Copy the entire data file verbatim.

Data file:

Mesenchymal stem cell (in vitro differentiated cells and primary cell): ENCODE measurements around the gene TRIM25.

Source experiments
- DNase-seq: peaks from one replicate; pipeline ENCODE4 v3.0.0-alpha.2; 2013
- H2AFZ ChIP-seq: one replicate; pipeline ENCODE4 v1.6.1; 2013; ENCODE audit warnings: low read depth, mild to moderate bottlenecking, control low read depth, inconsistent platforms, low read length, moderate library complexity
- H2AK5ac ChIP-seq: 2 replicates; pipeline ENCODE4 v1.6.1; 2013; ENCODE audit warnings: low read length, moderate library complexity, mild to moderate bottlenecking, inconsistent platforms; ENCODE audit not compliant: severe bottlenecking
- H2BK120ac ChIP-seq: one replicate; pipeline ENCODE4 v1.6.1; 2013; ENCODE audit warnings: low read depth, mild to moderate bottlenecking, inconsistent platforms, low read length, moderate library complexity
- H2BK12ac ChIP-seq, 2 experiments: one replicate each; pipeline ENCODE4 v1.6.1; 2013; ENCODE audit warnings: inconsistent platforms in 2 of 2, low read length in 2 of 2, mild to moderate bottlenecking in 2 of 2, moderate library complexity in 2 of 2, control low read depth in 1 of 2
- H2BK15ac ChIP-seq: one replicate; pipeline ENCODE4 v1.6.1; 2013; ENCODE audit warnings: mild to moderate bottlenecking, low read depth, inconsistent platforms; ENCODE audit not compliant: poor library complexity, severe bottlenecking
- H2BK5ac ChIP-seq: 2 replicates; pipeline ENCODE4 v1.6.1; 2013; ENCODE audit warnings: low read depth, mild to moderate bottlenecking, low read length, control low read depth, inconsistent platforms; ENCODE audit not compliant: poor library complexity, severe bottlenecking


Mesenchymal stem cell (in vitro differentiated cells and primary cell): ENCODE measurements around the gene TRIM25.

Source experiments
- DNase-seq: peaks from one replicate; pipeline ENCODE4 v3.0.0-alpha.2; 2013
- H2AFZ ChIP-seq: one replicate; pipeline ENCODE4 v1.6.1; 2013; ENCODE audit warnings: low read depth, mild to moderate bottlenecking, control low read depth, inconsistent platforms, low read length, moderate library complexity
- H2AK5ac ChIP-seq: 2 replicates; pipeline ENCODE4 v1.6.1; 2013; ENCODE audit warnings: low read length, moderate library complexity, mild to moderate bottlenecking, inconsistent platforms; ENCODE audit not compliant: severe bottlenecking
- H2BK120ac ChIP-seq: one replicate; pipeline ENCODE4 v1.6.1; 2013; ENCODE audit warnings: low read depth, mild to moderate bottlenecking, inconsistent platforms, low read length, moderate library complexity
- H2BK12ac ChIP-seq, 2 experiments: one replicate each; pipeline ENCODE4 v1.6.1; 2013; ENCODE audit warnings: inconsistent platforms in 2 of 2, low read length in 2 of 2, mild to moderate bottlenecking in 2 of 2, moderate library complexity in 2 of 2, control low read depth in 1 of 2
- H2BK15ac ChIP-seq: one replicate; pipeline ENCODE4 v1.6.1; 2013; ENCODE audit warnings: mild to moderate bottlenecking, low read depth, inconsistent platforms; ENCODE audit not compliant: poor library complexity, severe bottlenecking
- H2BK5ac ChIP-seq: 2 replicates; pipeline ENCODE4 v1.6.1; 2013; ENCODE audit warnings: low read depth, mild to moderate bottlenecking, low read length, control low read depth, inconsistent platforms; ENCODE audit not compliant: poor library complexity, severe bottlenecking